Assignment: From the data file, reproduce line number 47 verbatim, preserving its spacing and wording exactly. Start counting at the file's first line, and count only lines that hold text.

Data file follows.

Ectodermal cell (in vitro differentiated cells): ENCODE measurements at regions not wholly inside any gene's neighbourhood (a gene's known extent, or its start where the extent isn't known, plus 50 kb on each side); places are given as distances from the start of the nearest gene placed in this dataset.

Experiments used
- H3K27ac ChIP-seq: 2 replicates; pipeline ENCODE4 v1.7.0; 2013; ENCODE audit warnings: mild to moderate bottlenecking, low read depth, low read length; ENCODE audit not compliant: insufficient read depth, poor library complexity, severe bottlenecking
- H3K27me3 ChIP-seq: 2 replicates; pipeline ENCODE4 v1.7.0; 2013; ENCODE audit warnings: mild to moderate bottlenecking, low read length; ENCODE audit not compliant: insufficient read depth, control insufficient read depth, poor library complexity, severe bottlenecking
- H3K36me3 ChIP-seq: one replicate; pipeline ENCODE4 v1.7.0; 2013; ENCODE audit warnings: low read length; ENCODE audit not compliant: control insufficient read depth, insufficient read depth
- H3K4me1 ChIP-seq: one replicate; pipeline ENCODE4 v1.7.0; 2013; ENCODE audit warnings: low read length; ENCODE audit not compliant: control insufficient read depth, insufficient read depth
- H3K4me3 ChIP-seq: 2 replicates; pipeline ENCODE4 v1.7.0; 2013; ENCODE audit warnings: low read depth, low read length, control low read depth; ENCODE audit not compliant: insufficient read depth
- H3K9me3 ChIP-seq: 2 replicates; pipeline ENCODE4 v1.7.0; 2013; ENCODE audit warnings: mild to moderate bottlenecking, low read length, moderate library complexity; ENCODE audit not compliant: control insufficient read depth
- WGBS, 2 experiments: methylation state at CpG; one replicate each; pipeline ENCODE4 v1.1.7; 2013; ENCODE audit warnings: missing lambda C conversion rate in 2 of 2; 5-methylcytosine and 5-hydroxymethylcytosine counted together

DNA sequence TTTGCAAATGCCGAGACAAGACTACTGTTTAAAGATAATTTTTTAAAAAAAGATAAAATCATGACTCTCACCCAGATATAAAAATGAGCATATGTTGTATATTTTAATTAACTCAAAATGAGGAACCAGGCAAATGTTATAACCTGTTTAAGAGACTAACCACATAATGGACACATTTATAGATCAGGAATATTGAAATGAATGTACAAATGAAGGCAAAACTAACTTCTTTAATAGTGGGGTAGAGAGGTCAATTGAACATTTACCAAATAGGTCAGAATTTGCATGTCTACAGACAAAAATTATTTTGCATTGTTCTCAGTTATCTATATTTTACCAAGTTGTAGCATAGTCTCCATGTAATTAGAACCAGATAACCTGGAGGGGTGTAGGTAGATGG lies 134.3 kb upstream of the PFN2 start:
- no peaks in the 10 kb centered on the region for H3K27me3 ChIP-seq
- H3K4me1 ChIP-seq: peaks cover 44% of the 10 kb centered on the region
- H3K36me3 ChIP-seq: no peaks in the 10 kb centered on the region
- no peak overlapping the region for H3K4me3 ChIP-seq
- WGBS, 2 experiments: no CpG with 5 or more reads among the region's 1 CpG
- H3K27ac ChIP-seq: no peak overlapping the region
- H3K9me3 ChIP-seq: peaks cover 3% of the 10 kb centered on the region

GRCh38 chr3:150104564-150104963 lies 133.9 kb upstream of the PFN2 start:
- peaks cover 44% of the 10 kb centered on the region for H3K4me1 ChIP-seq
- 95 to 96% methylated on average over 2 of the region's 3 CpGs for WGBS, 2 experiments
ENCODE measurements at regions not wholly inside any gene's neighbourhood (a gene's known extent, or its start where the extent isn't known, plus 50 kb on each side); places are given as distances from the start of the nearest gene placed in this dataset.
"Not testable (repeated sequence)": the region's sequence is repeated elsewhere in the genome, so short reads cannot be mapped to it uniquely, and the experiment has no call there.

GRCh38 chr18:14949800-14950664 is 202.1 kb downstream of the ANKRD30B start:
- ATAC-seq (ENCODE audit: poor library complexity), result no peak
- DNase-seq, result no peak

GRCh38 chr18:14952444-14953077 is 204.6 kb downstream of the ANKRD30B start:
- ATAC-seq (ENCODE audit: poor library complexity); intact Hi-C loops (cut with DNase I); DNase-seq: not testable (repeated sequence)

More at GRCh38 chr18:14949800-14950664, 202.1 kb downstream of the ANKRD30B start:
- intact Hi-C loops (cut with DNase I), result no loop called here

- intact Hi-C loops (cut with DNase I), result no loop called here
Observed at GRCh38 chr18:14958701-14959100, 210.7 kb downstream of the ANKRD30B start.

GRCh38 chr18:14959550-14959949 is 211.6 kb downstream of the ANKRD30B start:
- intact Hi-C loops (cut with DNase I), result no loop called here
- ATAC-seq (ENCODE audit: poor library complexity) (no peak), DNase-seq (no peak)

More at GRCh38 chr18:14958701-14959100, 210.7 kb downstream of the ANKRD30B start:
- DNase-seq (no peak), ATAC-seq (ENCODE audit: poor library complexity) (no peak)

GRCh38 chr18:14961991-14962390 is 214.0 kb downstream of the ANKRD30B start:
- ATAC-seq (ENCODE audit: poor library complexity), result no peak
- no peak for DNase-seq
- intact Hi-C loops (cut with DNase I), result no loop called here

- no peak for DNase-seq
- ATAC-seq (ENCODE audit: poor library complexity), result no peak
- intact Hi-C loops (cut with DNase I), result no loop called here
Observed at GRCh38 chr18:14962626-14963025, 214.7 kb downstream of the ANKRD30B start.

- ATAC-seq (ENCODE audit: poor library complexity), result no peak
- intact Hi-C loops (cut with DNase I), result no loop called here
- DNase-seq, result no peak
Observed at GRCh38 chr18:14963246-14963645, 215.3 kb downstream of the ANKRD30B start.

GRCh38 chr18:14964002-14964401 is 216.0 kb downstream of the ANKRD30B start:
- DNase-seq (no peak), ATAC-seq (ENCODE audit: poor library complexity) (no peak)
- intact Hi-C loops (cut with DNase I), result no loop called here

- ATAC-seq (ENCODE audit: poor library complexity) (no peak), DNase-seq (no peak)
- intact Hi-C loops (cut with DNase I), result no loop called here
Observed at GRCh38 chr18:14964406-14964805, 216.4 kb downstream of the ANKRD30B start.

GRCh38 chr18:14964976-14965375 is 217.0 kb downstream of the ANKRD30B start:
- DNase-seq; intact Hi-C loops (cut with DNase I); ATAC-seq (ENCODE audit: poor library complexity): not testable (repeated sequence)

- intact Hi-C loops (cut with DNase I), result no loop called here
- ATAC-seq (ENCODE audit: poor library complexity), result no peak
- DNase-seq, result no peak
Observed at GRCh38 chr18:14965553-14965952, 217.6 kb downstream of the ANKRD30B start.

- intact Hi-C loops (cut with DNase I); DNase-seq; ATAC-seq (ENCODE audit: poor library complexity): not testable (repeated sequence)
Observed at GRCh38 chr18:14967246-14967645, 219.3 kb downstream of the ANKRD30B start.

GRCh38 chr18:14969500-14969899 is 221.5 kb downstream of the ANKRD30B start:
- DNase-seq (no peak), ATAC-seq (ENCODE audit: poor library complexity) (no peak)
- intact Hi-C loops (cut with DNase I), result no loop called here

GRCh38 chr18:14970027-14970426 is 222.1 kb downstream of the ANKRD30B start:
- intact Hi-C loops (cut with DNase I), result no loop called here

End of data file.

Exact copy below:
- DNase-seq, result no peak